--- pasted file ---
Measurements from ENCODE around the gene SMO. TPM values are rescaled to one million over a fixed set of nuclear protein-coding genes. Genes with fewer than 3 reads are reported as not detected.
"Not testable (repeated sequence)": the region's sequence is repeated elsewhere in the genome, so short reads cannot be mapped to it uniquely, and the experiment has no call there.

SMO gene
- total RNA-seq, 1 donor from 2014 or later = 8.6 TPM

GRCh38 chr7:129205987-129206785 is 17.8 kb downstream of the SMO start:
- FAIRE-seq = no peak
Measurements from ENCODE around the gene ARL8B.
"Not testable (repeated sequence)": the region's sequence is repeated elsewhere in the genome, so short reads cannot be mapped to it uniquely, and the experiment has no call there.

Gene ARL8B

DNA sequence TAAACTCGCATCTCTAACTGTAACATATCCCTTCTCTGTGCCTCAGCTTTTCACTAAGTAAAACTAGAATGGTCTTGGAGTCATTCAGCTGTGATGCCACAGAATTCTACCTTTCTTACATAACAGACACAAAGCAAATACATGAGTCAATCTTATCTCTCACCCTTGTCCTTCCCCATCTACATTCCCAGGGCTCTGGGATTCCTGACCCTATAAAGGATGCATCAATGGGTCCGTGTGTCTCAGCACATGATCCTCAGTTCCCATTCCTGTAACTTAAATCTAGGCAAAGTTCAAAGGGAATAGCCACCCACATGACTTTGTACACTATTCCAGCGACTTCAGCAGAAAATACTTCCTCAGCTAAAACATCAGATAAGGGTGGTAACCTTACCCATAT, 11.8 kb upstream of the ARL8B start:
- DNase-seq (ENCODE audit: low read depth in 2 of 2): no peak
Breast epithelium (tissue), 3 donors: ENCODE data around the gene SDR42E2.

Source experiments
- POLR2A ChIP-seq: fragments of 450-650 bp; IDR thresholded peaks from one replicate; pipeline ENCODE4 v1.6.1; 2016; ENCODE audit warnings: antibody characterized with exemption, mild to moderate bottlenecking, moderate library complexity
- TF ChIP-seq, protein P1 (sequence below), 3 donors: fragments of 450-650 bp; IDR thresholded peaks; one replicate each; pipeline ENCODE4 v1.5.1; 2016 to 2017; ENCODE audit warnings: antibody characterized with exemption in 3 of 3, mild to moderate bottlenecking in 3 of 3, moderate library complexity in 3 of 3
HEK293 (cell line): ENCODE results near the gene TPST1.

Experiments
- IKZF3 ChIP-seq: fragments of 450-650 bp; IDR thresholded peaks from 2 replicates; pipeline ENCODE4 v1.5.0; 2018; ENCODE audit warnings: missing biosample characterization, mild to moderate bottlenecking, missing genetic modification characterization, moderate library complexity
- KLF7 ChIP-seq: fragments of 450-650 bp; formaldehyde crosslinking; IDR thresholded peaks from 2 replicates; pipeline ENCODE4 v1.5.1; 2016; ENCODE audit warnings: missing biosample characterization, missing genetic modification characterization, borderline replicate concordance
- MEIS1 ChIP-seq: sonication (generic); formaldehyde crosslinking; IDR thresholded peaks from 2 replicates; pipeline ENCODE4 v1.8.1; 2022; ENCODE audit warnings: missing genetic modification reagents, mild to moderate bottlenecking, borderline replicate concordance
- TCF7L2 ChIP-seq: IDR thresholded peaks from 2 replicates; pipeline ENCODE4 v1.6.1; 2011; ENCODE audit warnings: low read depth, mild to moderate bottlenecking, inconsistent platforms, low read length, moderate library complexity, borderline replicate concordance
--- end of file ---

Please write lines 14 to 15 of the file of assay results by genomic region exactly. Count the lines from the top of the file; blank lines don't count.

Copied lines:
- POLR2A ChIP-seq: fragments of 450-650 bp; IDR thresholded peaks from one replicate; pipeline ENCODE4 v1.6.1; 2016; ENCODE audit warnings: antibody characterized with exemption, mild to moderate bottlenecking, moderate library complexity
- TF ChIP-seq, protein P1 (sequence below), 3 donors: fragments of 450-650 bp; IDR thresholded peaks; one replicate each; pipeline ENCODE4 v1.5.1; 2016 to 2017; ENCODE audit warnings: antibody characterized with exemption in 3 of 3, mild to moderate bottlenecking in 3 of 3, moderate library complexity in 3 of 3